He also claimed to be the reincarnation of Pema Karpo and was installed in Pema Karpo's monastery as the incarnate with the support of the ruler of Tsang province.
This became increasingly difficult for Shabdrung and he decided to come to Bhutan in 1616 where he had so many disciples.
Thirty years after his arrival from Tibet, Shabdrung had unified most parts of Bhutan under his rule, and had subdued and united the other religious schools. He repelled the repeated Tibetan invasions and built fortress in each valley of the country thus establishing firm political and religious control over the region.
These fortresses, which still exist today, are a unique feature of our country.
The Shabdrung also gave the country a unique national identity in form of social and cultural life which greatly contributed towards protection of Bhutan's sovereignty over the centuries.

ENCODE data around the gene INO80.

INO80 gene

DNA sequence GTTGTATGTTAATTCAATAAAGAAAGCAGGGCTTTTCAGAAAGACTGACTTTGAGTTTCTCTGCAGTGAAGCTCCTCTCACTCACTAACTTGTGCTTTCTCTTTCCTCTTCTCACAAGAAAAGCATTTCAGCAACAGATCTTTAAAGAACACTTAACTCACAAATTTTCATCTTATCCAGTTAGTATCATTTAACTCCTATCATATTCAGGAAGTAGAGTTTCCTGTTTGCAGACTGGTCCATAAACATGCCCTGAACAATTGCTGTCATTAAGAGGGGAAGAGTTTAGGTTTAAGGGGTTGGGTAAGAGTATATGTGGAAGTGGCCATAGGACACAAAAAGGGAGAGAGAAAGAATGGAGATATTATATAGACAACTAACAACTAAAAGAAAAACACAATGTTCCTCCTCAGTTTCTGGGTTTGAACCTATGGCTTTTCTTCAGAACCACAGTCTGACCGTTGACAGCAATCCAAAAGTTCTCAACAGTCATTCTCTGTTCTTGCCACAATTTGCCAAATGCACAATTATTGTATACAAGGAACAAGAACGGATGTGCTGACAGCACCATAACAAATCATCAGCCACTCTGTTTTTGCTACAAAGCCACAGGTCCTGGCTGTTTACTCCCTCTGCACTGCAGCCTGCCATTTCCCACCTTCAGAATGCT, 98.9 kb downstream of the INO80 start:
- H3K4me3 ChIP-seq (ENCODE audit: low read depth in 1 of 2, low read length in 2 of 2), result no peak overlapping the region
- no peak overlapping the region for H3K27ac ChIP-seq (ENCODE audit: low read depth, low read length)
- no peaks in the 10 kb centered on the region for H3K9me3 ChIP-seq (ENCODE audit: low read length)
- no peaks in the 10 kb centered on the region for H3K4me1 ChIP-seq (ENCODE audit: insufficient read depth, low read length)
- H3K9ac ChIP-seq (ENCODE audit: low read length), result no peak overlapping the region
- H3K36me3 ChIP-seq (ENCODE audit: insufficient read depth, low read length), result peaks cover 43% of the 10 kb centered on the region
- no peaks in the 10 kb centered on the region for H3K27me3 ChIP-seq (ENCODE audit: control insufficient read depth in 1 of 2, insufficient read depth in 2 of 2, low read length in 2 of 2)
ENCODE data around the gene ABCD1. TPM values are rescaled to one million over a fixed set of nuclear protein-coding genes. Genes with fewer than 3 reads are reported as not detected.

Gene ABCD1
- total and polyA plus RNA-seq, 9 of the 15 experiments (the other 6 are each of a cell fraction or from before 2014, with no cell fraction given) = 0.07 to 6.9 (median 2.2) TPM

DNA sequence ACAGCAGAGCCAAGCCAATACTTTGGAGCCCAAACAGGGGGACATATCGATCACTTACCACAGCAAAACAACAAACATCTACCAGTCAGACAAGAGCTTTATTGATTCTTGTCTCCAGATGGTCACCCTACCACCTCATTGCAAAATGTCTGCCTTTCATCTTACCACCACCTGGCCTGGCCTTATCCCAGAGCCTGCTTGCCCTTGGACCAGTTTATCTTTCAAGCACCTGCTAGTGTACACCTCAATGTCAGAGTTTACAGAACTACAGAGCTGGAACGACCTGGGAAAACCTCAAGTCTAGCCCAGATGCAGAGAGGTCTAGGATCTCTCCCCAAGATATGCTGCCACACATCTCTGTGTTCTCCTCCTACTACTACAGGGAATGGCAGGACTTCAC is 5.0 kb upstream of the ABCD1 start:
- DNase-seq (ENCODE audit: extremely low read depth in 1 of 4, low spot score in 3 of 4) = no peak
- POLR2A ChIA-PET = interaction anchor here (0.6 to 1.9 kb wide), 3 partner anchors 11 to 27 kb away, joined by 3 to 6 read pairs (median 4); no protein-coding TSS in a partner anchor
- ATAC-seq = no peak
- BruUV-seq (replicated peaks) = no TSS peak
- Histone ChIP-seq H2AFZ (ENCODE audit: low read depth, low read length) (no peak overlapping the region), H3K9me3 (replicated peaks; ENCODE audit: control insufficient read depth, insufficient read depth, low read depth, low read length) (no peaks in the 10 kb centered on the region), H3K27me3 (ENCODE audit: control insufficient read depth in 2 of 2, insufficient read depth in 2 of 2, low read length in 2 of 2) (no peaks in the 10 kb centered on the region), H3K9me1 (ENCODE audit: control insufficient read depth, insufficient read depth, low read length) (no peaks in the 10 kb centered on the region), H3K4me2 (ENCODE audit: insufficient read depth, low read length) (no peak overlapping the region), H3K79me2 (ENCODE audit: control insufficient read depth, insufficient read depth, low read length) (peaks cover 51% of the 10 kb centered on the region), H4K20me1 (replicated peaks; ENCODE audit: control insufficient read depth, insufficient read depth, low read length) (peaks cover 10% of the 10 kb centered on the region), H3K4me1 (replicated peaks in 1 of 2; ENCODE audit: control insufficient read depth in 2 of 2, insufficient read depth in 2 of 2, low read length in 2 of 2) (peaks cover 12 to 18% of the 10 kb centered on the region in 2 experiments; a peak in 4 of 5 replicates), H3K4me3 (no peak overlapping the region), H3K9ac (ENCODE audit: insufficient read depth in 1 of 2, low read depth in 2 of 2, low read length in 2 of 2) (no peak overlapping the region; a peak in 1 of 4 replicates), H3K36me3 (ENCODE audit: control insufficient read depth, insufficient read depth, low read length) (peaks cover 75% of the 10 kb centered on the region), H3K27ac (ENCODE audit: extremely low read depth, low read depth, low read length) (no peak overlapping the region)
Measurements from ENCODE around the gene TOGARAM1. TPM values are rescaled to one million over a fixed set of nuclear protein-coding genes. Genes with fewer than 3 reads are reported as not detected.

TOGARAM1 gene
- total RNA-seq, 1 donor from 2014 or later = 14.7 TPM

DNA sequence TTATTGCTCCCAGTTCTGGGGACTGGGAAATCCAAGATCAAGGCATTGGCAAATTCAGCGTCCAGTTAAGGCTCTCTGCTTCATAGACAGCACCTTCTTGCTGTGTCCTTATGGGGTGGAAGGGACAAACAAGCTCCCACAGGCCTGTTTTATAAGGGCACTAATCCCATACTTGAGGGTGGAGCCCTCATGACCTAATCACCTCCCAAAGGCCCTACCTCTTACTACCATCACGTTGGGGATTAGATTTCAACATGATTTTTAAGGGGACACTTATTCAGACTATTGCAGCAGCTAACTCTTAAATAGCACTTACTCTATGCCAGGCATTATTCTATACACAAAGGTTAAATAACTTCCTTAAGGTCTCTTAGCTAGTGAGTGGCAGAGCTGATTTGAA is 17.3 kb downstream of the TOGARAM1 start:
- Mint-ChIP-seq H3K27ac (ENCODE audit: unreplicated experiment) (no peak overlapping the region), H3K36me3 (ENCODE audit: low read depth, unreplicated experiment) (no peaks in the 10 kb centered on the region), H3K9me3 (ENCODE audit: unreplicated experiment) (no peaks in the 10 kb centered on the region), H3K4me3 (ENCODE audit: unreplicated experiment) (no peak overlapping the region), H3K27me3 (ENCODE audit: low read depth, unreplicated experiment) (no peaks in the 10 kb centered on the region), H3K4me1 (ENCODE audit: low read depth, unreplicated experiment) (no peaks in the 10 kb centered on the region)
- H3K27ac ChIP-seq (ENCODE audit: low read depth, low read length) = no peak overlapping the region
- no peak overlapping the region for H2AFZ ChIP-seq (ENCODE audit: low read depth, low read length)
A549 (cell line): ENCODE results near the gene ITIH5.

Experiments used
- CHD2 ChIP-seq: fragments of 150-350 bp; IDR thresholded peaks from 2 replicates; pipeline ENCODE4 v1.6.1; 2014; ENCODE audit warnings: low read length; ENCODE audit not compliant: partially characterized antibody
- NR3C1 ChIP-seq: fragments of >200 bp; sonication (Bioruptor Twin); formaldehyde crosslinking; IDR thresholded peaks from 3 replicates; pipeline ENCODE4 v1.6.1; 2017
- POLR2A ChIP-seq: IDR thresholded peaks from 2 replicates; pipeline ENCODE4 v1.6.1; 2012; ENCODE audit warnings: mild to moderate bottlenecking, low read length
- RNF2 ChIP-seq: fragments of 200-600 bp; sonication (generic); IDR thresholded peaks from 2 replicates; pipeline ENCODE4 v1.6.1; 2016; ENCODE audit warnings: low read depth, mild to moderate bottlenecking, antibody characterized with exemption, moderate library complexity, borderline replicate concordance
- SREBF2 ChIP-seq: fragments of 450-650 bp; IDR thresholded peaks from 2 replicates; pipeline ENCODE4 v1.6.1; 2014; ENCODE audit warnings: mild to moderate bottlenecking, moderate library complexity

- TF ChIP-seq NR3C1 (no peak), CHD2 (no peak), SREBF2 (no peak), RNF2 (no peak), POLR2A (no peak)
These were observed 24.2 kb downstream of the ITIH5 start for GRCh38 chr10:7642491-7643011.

An outstanding and valiant saint soldier, a statesman with foresight, a great scholar and a great builder, Shabdrung is rightly regarded as the architect of a unified nation state of Bhutan.
ZHABDRUNG NGAWANG NAMGYEL- Great figure of Bhutan and role played for the country!!
Zhabdrung Rinpoche meaning "the precious jewel at whose feet on submits", as he is reverently referred to, was not only a great spiritual personality but also a statesman and leader of exceptional ability.
He not only successfully crushed several foreign invasions, but in the process, being a great architect and builder, set up a chain of sturdy monastery fortresses called dzongs which became the canters of religious and civil authority.